For this project I had to do research on a number of interrelated subjects: US college enrollment growth due to the recession; job training growth in general; colleges moving toward online learning and digital course materials; high schools moving toward online learning and digital course materials; digital books and their affect on traditional book publishers; and the growth of ebooks in any channel over time. I used a number of academic databases to do the research, collected articles on each topic, read them, making notes as I did. I took all important information and made a series of short reports, one for each of the topics I had researched. College enrollments are closely aligned with the economy. When the economy weakens, there is an increase in post-secondary enrollment rates as people hasten to increase their employable job skills and ride out the storm. When the economy strengthens, enrollment rates fall off as more people look for jobs instead of attending college. This is particularly true for community colleges during the global recession that began in 2008, when students cut across all demographic groups. According to a survey by the Sloan Consortium, higher education institutions believe that bad economic news is good news for both overall and online enrollments. More people go back for additional schooling in a bad economy, specifically people working in low-paying jobs. The largest universities and all community colleges in northeast Mississippi reported their enrollment numbers were through the roof, driven by a weak job market and high unemployment. California college officials reported turning away 250,000 community college students because they had no room for them. Historically, when the economy slows, one of the first things cut is job training. Funds for job training/re-training have recently increased but the state of these types of programs are still far from what they were in 1979. So, it is impossible to say whether job training funds will decrease as the recession wanes, but it is very likely they will since the unemployed will be moving into jobs and not spending as much time in retraining programs. The stimulus spending bill signed in early 2009 includes $4.5 billion for job training. Armed with new federal funds, American states are trying to help their jobless residents. The new Economic Stimulus Act includes $5.7 billion for workforce programs, which represents the largest infusion of dollars into the workforce in decades. Private companies are also partnering with states to help with job training. For example, Microsoft Corporation works with state officials in Florida, New York, and Washington, using the company's e-learning programs and online certifications. If you want to help people get back on their feet, you need to take a rigorous new approach to technical training. Online learning is an important piece of the puzzle and continues to be the fastest growing segment of higher education. And yet the educational establishment still debates whether e-learning can ever be as good as traditional teaching at a campus. A study released by the US Department of Education found that when compared to face-to-face teaching, many types of online college courses were better at raising student achievement. President Obama has also endorsed online education, while talking about his recent community college initiative. Convenience is one of the main reasons why so many students take courses online. They are available 24 hours a day and are particularly attractive to younger students, who are quite at ease navigating their way through the collaboration software, digital tools, and video components used in online education classes. Online learning has turned a corner and moved into mainstream education as advancements in technology and high-speed broadband networks allow for a more interactive and personalized learning experience. Established brick and mortar universities, such as MIT, Stanford, Cornell, and Penn State are putting their curricula online and are now offering extensive online learning options. UMassOnline reports that enrollment among students under the age of 25 has increased 91 percent over the past three years. Thomas Edison State College in Trenton, N.J. is reporting a 100 percent growth rate over the same period. The shift from paper to digital textbooks is also gathering speed as school systems struggle to provide students with books at a time when budgets are being cut. The California Digital Textbook Initiative will replace some high school science and math texts with free ones in hopes that the state will save hundreds of millions on textbook purchases. It will be years before students will have access to all their books in a digital format, but there is no question that competition from open-source materials poses a real threat to traditional textbook publishers. Moving towards open-source materials is well under way in higher education courses as President Obama pushes for the creation of free online courses to improve community colleges. According to the National Association of College Stores (NACS), which tracks the higher education retail market and reports the latest findings, e-books currently constitute a small portion of the college textbook market but are expected to reach 15 percent of textbook sales by 2011-12 and are increasingly nudging their way into the marketplace. For example, CourseSmart is a joint venture of the leading traditional publishers in North American higher education. Companies such as McGraw-Hill Education, John Wiley & Sons, Elsevier Science, Cengage Learning, Princeton University Press, and Sage Publications, Inc. provide digital books and learning tools to millions of student with more than 7000 titles. They are also accessible on Apple Inc.'s iPhone, iPod Touch, and the Blackberry, to name a few. The most popular college texts can be downloaded at approximately half the price of traditional texts. NACS' Student Watch 2010: Student Attitudes & Perceptions reported that the average full-time college student spent an average of $693 on college textbooks and course materials in 2010. Going digital seems to make a lot of sense when you consider numbers that high. Amazon.com is currently conducting a pilot program that provides students at Arizona State University, Case Western Reserve University, Pace University, Princeton University, Reed College, and the University of Virginia with the revamped Kindle and the ability to download textbooks. As portable gadgets become more ubiquitous, digital publishing will continue to grow. Initiatives such as Google's Library Project also go a long way to explain the increased interest in digital books and devices, especially since Google made sure that all digitized materials were formatted for mobile devices. Apple also plays a crucial role in the transition from print to digital with its iTunes University. It offers college lectures and provides free storage and bandwidth to universities, some of which make their lectures available to all, while others restrict based on enrolment. The Association of American Publishers (AAP) has tracked digital book sales since 2003, which were $20 million at the time. By 2007, that had more than tripled. By 2008, revenues were reported as $113 million. An added note: according to the AAP, the first quarter of 2011 saw e-book sales explode to $233.1 million.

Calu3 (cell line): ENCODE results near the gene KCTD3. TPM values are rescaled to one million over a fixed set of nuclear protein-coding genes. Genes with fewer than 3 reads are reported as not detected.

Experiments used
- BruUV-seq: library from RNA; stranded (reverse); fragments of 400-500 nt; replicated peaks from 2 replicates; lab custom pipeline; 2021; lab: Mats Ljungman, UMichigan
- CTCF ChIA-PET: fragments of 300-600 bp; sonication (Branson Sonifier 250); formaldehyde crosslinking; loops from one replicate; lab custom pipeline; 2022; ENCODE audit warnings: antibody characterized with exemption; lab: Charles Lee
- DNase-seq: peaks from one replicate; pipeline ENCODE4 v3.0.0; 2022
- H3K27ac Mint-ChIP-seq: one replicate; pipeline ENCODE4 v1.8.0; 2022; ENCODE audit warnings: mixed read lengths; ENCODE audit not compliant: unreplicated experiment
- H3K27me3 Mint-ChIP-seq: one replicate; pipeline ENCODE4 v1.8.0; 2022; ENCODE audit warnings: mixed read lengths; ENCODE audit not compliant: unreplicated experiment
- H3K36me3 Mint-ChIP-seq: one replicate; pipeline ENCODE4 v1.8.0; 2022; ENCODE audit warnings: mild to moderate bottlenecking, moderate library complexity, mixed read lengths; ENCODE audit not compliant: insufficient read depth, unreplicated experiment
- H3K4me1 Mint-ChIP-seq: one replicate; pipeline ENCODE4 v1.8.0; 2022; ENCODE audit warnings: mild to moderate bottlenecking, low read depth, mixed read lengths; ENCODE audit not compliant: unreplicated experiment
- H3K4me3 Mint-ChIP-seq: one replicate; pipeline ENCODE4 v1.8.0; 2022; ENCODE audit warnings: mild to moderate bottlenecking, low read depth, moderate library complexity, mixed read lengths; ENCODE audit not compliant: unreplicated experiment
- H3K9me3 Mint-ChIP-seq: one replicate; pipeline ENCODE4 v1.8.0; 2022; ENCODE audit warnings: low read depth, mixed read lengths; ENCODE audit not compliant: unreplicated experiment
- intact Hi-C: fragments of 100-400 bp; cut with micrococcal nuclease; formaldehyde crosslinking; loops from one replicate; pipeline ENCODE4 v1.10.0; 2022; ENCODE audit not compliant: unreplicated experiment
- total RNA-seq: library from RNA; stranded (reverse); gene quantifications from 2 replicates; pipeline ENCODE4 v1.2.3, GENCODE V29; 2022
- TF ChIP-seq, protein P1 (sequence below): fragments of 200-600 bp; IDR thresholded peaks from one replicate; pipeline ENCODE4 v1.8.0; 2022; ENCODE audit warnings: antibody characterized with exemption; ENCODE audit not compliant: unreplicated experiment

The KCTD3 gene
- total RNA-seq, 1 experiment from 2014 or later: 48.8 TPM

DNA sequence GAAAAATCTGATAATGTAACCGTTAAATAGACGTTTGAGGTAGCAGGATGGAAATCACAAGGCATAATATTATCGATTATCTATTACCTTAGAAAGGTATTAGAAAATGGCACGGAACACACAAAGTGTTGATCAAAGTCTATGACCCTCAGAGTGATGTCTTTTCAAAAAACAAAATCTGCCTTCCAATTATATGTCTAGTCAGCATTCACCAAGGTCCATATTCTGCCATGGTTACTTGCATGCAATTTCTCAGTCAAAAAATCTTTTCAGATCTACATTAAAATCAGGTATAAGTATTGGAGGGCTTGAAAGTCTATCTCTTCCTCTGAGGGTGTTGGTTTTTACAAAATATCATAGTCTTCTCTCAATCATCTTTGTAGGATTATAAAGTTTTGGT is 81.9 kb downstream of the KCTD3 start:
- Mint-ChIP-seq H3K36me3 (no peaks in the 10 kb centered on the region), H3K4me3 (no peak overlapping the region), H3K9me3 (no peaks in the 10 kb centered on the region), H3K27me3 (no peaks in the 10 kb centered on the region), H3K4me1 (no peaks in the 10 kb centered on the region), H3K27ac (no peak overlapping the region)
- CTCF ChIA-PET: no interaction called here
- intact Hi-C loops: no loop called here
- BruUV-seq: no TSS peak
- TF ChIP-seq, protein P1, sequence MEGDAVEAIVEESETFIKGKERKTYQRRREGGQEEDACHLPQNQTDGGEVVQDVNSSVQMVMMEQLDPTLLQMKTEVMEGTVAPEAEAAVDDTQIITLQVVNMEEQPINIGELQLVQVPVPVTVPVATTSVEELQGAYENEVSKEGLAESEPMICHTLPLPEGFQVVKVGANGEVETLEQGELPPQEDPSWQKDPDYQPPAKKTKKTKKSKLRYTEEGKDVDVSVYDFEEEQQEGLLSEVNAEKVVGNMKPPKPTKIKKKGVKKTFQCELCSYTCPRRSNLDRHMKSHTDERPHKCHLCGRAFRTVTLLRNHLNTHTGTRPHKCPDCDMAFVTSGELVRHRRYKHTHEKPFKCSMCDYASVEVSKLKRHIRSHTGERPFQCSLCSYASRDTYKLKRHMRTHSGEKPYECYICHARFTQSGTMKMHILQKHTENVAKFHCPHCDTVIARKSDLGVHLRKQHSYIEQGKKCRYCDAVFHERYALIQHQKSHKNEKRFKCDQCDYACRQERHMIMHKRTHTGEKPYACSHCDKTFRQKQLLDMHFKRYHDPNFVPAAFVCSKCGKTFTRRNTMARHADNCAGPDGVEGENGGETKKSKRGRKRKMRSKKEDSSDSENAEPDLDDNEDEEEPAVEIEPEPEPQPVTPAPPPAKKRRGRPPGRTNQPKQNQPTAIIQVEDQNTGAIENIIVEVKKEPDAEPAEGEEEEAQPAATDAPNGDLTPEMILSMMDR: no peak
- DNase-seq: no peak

Historical Newspaper Researcher for an Author, September 2009